Pupils from fee-paying schools made up a sizable chunk of students that were sent to third level this year (scroll down for report).
That is the main finding from the Irish Times’ feeder school report which shows that the gap between affluent and poorer areas remains in education.
The list, which measures the proportion of pupils who go on to third-level education, shows that half of the 25 schools which sent the biggest proportion of pupils to college were from private schools.
When it comes to the highest points courses, then the report found that private schools make up 18 out of the top 25 schools to send the highest proportion of its students to higher education.
Voluntary secondary schools, ones owned or run by religious groups, send 82% to higher education, followed by comprehensive schools (79%), community schools (72%) then Education and Training Board schools (69%).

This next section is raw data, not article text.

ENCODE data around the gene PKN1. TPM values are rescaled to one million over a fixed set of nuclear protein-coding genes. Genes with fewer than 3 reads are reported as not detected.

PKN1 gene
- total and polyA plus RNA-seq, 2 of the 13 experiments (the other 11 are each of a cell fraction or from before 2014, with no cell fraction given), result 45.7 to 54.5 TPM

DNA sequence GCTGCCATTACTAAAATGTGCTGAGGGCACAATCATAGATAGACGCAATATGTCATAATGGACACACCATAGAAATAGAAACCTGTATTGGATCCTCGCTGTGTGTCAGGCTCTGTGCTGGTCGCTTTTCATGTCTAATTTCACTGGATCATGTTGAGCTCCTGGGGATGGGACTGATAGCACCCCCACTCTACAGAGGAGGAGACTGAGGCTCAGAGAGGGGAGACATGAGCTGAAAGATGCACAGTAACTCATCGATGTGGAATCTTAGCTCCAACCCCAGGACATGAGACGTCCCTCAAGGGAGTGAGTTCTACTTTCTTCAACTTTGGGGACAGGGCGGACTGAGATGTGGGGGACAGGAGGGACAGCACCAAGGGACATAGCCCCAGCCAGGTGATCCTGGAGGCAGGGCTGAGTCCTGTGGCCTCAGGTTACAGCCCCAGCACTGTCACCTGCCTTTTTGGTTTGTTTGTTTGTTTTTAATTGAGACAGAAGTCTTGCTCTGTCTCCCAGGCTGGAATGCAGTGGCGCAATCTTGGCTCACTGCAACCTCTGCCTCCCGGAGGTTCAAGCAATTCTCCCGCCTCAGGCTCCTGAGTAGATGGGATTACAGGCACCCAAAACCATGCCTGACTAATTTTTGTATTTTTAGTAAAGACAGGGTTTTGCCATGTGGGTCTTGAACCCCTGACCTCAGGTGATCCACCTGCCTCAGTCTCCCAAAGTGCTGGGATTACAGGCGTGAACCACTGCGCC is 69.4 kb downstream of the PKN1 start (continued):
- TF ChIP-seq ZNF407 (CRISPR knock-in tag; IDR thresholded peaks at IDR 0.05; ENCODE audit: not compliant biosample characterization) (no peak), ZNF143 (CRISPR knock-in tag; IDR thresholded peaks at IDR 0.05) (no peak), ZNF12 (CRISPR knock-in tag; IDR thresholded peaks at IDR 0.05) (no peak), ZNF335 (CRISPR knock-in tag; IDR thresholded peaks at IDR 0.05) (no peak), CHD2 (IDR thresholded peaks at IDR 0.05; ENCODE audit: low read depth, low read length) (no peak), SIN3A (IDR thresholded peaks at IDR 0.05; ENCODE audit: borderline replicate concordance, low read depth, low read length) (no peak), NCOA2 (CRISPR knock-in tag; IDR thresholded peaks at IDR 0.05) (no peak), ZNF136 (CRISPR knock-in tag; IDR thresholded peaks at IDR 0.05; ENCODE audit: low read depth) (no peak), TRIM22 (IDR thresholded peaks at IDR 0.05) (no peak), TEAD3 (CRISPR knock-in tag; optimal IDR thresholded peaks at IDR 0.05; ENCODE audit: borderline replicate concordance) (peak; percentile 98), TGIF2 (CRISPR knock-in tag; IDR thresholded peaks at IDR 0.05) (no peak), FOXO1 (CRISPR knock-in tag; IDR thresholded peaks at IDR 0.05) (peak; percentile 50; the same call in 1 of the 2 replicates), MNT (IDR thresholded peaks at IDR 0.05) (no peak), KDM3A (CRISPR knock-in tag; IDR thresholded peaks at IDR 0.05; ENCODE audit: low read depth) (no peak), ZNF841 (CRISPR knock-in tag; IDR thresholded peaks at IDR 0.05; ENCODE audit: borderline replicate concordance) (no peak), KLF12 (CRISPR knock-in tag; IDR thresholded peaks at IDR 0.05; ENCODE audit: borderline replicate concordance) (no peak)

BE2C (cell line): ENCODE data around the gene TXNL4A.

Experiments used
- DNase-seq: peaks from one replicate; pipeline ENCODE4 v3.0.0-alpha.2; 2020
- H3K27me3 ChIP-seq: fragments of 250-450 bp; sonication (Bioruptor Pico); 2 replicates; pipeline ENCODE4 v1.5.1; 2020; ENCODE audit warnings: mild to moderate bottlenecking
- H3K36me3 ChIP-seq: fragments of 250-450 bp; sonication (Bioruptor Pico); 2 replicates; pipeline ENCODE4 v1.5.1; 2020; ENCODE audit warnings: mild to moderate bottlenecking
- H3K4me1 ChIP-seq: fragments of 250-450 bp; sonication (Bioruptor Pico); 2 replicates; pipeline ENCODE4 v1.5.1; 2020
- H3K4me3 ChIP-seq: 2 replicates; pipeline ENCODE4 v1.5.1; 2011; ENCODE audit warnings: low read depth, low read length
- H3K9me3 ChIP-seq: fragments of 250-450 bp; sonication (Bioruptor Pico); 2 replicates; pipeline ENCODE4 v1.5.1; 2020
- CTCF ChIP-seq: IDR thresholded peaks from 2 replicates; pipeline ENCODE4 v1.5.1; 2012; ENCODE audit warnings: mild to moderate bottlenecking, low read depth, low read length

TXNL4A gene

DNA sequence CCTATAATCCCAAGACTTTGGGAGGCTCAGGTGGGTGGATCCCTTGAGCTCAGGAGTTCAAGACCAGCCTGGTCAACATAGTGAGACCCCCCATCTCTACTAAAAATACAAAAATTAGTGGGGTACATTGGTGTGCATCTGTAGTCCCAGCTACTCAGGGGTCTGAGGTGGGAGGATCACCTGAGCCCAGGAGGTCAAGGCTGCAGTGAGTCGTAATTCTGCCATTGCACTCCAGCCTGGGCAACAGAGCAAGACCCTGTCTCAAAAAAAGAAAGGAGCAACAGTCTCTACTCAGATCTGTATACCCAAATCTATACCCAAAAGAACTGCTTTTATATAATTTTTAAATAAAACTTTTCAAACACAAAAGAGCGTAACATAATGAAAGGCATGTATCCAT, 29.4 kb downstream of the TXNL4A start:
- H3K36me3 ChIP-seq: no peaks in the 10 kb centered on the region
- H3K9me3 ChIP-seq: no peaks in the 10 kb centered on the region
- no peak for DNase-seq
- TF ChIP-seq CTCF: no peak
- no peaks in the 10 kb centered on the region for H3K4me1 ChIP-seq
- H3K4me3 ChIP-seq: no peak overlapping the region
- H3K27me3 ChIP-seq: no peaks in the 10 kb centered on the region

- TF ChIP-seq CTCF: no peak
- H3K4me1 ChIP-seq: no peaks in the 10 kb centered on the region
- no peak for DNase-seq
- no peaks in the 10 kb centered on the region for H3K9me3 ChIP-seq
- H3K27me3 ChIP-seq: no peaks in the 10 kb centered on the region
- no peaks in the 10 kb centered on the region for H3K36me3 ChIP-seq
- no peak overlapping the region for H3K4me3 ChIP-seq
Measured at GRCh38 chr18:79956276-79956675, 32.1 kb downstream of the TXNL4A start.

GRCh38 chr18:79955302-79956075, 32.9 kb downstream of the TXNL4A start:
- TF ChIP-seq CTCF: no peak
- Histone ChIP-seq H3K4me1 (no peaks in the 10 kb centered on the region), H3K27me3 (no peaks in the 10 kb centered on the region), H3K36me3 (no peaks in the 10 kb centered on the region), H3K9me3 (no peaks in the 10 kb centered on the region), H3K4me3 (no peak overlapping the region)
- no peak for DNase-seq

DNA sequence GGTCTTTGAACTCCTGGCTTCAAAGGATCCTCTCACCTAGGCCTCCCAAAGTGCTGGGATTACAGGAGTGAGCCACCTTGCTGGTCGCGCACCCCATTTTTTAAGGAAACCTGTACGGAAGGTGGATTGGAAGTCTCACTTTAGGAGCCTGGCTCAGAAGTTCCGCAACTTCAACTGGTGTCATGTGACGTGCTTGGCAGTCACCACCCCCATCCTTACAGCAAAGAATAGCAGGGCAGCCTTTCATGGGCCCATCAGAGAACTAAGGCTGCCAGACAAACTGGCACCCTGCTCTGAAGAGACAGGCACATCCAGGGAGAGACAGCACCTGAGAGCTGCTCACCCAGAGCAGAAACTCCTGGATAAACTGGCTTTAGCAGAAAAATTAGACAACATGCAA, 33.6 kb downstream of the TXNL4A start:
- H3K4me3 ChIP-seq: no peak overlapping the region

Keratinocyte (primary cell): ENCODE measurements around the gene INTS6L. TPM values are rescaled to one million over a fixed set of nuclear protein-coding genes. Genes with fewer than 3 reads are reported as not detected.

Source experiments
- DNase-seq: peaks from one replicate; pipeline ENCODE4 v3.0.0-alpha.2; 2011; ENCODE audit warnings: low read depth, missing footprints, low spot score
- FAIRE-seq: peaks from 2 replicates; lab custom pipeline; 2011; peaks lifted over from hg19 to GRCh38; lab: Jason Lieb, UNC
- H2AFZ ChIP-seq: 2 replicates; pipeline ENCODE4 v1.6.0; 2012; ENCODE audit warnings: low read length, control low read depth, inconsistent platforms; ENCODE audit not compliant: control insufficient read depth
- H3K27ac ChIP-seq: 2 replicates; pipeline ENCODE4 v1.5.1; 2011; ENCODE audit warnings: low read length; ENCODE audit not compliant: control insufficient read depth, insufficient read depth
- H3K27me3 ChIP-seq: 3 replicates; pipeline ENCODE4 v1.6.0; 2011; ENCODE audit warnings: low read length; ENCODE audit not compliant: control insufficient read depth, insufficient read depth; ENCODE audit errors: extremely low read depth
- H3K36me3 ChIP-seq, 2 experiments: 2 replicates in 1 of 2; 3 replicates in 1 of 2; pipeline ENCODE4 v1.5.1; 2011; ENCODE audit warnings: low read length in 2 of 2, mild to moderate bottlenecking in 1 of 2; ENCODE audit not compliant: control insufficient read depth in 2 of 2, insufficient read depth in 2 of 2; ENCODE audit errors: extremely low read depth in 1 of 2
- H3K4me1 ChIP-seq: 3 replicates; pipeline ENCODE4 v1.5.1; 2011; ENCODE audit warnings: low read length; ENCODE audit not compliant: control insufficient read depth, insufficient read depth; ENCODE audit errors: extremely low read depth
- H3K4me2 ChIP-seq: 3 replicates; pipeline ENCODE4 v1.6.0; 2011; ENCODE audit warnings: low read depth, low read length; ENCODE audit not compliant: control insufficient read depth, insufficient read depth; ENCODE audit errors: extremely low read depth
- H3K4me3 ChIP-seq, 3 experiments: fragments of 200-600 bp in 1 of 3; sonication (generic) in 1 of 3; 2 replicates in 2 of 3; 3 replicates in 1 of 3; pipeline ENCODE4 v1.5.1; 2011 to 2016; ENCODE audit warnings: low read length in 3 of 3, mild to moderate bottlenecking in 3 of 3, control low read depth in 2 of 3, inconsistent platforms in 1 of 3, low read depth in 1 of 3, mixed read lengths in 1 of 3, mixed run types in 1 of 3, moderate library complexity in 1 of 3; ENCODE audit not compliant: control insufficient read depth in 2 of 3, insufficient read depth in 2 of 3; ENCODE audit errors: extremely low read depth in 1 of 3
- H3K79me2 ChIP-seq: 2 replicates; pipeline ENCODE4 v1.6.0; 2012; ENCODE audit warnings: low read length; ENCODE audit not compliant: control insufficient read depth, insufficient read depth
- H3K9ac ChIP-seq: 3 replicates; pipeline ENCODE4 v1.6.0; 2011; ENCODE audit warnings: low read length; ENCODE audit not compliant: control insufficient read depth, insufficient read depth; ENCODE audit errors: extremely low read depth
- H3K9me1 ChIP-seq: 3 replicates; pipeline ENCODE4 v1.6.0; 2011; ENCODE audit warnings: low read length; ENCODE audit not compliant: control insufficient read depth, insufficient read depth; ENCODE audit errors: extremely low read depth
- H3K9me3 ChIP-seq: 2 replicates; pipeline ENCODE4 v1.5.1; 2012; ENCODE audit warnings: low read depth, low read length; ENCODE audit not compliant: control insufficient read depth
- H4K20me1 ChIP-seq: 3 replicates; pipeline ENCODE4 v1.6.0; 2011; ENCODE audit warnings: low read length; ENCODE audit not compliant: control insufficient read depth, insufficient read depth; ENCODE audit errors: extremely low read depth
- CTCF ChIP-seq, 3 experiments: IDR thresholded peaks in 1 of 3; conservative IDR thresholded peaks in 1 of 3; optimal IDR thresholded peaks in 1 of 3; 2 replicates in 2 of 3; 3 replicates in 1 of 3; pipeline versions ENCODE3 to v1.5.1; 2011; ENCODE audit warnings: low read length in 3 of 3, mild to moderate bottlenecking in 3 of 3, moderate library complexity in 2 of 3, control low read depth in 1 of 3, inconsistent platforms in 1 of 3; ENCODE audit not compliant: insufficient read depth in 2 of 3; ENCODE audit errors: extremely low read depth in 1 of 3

They found that nearly all pupils in fee-paying schools progressed to higher education, while as little as 15% of pupils from some of the poorest schools progressed to college.
This is while the State provides around €90m in subsidies to fee-paying schools and around €60m to disadvantaged secondary schools through the Deis scheme.
The report also found that third-level students are more likely to go to a college local to their school.
It shows that pupils would prefer to stay with their friends going into college near their home.
Some of the lowest figures are from County Longford where two thirds of students carried on into college, compared with County Galway which has a rate above 80%.
One in 10 schools had more students continuing to college in the past year than sat the State Exams, which is believed to be down to defferals.